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Should You Sell Glencore PLC And Buy Royal Dutch Shell Plc?

Shares in Glencore (LSE: GLEN) edged lower on Tuesday morning, after the firm’s first-quarter production update showed falls in own-sourced copper, zinc and nickel output, compared to the fourth quarter of 2014.

Glencore’s oil production rose by 52% to 2.6m barrels, but this too was lower than expected, according to some forecasts.

Against this backdrop of lacklustre performance, Glencore’s 2015 forecast P/E of 16.8 times 2015 earnings seems ambitious to me, even allowing for the expected strong earnings growth in 2016, which is forecast to push Glencore’s P/E down to 12.5.

Why I’m worried

Despite its large-scale mining operations, the majority of Glencore’s turnover comes from its trading operations, in which it acts as a middleman, buying and selling vast quantities of other raw commodities such as coal and oil, which are produced by other firms.

In 2014, 41% of Glencore’s adjusted operating profit came from trading — but this accounted for 81% of its $221bn turnover.

Glencore’s operating margin from trading was just 1.6% on turnover of $178bn while its mining operations generated an operating margin of 9.2% on turnover of $42.6bn.

Although there’s no doubt that Glencore is one of the world’s top commodity traders, I’m not sure I see the attraction of this low-margin business as a potential shareholder.

Glencore’s profits have fluctuated wildly since its floatation in 2009, and while net debt has risen by an average of 15% per year, the firm’s dividend has only climbed by around 5% per year.

Glencore shares have risen by 10% over the last month, but remain 42% lower than when the firm joined the stock market in 2011 — in my view, it could be time for commodity investors to look elsewhere.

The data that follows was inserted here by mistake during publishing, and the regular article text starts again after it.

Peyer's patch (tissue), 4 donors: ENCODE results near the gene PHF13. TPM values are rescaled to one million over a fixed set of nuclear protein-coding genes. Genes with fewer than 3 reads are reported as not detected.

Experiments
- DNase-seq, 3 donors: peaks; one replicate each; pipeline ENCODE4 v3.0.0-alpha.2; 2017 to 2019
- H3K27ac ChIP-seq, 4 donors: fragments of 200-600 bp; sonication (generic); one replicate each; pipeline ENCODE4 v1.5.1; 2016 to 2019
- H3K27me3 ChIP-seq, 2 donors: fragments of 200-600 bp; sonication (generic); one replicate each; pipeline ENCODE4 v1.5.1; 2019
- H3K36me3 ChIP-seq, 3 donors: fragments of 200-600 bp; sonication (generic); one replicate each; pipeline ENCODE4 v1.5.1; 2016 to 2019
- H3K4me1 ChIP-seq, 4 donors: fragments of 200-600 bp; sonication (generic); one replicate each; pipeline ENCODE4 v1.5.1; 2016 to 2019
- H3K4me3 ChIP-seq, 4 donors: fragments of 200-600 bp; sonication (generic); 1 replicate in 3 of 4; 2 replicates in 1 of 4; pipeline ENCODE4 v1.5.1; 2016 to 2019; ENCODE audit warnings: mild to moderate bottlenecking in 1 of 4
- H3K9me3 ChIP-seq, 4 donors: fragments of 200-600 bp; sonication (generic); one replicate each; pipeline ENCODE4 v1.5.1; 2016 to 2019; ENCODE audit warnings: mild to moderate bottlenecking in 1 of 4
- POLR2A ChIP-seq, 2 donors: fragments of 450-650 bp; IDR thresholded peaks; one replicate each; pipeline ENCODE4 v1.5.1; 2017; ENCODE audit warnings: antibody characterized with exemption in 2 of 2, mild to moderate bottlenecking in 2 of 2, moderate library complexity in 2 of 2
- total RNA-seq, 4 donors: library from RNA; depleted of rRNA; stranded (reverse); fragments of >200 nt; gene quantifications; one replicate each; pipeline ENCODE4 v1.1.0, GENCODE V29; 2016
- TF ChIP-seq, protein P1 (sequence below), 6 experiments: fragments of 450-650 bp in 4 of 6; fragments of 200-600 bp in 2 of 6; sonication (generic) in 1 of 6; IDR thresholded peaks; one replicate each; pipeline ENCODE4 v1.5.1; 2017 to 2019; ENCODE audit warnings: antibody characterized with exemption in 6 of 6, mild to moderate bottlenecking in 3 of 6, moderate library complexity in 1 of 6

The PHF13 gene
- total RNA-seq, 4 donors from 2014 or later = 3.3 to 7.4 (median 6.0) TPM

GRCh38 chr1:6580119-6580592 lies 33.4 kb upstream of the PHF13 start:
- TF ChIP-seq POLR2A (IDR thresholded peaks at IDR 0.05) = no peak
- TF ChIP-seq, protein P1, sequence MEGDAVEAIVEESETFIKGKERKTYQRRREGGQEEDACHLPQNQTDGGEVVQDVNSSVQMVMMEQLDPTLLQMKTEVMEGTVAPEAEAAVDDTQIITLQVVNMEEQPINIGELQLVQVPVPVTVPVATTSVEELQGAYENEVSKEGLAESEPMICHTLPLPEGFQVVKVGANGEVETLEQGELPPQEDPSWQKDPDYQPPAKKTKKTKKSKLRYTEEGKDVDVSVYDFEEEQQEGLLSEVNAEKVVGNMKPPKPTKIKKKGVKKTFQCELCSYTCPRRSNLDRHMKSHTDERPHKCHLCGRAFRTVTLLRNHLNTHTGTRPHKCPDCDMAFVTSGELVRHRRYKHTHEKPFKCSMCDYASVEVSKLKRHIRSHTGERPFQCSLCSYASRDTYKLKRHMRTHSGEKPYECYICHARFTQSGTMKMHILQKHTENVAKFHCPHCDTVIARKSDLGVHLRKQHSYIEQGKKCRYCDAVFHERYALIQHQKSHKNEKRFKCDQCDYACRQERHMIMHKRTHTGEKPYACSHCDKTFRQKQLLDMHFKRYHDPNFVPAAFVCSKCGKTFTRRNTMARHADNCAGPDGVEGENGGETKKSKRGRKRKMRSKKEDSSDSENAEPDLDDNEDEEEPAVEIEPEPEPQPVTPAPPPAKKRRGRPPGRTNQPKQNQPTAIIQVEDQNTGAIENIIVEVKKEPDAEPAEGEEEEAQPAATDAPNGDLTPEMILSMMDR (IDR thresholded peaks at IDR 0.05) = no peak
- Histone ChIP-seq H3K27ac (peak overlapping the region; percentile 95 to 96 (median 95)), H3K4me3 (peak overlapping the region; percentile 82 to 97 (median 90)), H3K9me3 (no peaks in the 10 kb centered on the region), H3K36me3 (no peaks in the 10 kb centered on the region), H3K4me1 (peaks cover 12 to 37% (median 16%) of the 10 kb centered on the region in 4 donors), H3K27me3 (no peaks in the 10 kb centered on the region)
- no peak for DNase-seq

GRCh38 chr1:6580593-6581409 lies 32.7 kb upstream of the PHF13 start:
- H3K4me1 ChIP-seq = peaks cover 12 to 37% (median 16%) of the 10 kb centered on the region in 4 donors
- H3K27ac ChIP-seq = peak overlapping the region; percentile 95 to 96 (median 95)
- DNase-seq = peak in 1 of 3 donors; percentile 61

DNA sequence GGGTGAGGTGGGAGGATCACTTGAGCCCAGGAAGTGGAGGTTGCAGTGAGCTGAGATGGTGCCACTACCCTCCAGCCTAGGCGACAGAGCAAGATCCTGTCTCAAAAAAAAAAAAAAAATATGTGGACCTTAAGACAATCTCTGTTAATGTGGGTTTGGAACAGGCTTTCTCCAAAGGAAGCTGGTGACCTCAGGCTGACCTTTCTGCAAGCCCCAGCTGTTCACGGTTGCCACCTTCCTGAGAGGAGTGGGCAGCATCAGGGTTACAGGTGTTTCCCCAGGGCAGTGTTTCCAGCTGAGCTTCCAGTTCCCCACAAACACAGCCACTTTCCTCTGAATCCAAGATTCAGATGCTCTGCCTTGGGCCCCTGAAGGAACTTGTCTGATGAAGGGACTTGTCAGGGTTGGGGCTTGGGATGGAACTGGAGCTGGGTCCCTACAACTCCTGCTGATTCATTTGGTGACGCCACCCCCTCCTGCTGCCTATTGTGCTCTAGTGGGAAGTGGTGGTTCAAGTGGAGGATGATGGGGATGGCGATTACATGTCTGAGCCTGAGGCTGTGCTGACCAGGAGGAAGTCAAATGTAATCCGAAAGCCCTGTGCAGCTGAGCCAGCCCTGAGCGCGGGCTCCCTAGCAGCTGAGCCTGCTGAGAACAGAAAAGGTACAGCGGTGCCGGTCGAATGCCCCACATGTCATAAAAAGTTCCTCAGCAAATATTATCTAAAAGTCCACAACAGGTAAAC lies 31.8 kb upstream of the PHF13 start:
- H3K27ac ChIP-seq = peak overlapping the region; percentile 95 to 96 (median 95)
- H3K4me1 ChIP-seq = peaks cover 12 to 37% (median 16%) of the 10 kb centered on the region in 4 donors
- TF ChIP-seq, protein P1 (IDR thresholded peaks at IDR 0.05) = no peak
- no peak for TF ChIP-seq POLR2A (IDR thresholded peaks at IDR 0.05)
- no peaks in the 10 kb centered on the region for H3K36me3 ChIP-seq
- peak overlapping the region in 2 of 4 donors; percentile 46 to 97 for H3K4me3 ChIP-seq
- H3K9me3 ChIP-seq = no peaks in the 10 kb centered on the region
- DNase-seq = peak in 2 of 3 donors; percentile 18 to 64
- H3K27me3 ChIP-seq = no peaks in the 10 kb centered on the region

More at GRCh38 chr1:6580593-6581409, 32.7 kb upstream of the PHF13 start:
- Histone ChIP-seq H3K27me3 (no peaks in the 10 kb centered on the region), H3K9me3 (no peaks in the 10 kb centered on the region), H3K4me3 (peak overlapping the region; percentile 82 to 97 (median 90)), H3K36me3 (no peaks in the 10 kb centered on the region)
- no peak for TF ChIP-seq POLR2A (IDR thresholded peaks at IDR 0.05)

A better alternative?

Over the same four-year period, shares in  Royal Dutch Shell (LSE: RDSB) (NYSE: RDS-B.US) have fallen by around 1.5%. The shares are currently down by 5% this year, but I believe now could be a good time to buy, as I expect the outlook for oil majors to improve over the next 12 months.

Here’s why.

Firstly, it’s worth remembering that heavyweight oil majors like Shell will have huge negotiating power when it comes to cutting costs.

As we’ve seen with UK supermarkets, firms like Shell will make sure that their suppliers feel a lot of the pain caused by falling oil prices.

Secondly, at more than $65 per barrel, Brent crude is now trading around $20 per barrel higher than it was when the market hit a low in January.

I believe that the worst of the oil price crash has now passed, and oil prices could even edge a little higher during the second half of the year.

Finally, over the longer term, I believe Shell’s offer to purchase BG Group will prove to be a wise move.

The quality and scale of BG’s assets are not in question, and Shell has now secured a raft of new reserves much more quickly and cheaply than would have been likely via exploration.

Buy Shell?

Trading on 10.8 times 2016 earnings and with a prospective yield of 6.0%, I believe Shell shares are a clear buy.

However, the oil giant is not the only dividend goliath that looks attractive in today's market -- and there are question markets over Shell's ability to increase its payout.

Before making a trading decision, I'd suggest testing Shell's dividend against the five golden dividend rules featured in "How To Create Dividends For Life", an exclusive Motley Fool report.

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Roland Head owns shares in Royal Dutch Shell. The Motley Fool UK has no position in any of the shares mentioned. We Fools don't all hold the same opinions, but we all believe that considering a diverse range of insights makes us better investors.